The basis for this worry lie with the Chinese, none of whom appeared to be present at the Pierre. (Although, upon examining the list of attendees, one did see the name of a representative from the Hong Kong dry bulk shipper,

Pacific Basin

.) The Chinese government, it was said, was forking over incentive cash to Chinese shipping companies. And those shipping companies were, in turn, using that money to take over new-vessel orders at Chinese shipyards whenever a Western company canceled one due to lack of funds.

Order books, pricing, supply, demand, refinancing, restructuring: it was all on the conference agenda, and in the one-on-one "dealmaking rooms," off the main lobby.

Who went in? Presumably, certain dry-bulk shippers -- who have their own balance-sheet problems -- along with the banks that had loaned them money to expand their fleets during the boom. Like an LBO shop levering up a company in order to take it private, shippers had borrowed during the bubble against ships that are now worth less than a third of their value just a year ago. (Your average Capesize vessel was assessed last year at $160 million. This year -- pop -- it's worth $50 million.)

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Loans like that are, as they say, under water. And some ship owners were most likely meeting with financiers during the conference to achieve waivers on those loans -- and to avoid insolvency.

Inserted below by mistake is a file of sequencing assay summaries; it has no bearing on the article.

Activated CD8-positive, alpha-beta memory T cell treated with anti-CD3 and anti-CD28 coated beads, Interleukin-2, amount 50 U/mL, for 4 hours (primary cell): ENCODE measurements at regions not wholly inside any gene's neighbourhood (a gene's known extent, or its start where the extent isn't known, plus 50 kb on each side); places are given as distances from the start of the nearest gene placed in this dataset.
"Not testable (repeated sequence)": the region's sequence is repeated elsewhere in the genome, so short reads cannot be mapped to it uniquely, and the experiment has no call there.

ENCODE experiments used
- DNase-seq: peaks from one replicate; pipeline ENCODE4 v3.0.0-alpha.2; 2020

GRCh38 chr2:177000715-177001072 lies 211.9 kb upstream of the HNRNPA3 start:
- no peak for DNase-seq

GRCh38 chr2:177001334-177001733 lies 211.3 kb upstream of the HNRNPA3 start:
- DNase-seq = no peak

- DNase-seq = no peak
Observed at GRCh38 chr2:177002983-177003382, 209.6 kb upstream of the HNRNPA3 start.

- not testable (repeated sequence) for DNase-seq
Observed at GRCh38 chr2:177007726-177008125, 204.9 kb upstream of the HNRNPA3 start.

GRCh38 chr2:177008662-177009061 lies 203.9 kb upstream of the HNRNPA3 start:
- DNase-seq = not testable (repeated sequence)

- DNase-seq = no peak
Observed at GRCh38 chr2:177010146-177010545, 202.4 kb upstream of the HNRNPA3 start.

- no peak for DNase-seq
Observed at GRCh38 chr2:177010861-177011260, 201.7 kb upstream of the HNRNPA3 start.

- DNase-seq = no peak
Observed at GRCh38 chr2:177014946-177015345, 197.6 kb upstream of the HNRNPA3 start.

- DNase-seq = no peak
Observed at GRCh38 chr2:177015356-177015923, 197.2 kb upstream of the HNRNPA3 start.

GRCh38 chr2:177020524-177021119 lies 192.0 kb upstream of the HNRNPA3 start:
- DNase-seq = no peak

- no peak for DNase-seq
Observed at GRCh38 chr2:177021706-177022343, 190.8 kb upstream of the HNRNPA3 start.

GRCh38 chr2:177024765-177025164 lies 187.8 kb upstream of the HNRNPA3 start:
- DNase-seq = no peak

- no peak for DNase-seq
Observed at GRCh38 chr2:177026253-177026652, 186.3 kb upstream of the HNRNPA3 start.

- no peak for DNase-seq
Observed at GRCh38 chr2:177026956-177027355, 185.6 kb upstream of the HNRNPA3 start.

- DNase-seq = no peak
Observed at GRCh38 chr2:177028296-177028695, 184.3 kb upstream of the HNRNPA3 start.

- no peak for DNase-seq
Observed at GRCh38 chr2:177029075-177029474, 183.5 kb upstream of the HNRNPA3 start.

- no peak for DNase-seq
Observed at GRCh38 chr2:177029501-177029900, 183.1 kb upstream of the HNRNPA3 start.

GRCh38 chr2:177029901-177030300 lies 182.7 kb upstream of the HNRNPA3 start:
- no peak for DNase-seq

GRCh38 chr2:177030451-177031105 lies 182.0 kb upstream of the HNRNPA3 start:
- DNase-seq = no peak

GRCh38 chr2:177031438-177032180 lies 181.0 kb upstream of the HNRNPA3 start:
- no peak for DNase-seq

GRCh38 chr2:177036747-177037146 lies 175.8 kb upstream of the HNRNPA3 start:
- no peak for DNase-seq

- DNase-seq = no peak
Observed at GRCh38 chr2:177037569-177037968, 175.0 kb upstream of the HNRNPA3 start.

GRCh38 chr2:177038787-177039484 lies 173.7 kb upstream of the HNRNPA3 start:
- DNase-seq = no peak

There were attempts at brave faces, however. At an oil tanker panel toward the end of the day Wednesday, Morton Arntzen, chief executive of the

Overseas Shipholding Group

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, opened his speech by saying, "I tried to listen in on the sessions earlier this morning, but there was so much doom and gloom that I got depressed, and I left. Later, I talked to some of my sources at the

New York Times

and the

Wall Street Journal

, and I have confirmed: The future has not been canceled."

Among the executives at the conference were Angeliki Frangou, CEO of

Navios Maritime Holdings

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, who also rang the closing bell at the

New York Stock Exchange

on Monday; Bjorn Moller, head of

Teekay Corp.

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, who presented during the tanker panel on Wednesday afternoon; and Inger Klemp, chief financial officer at


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, who did the same.

On Thursday afternoon, the drybulkers take the stage: Pankaj Khanna, COO of


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; Alan Ginsburg, CFO at New York-based hometown favorite

Eagle Bulk Shipping

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and John Wobensmith,

Genco Shipping & Trading's

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CFO, will be panelists in a session called "The Dry Bulk Market."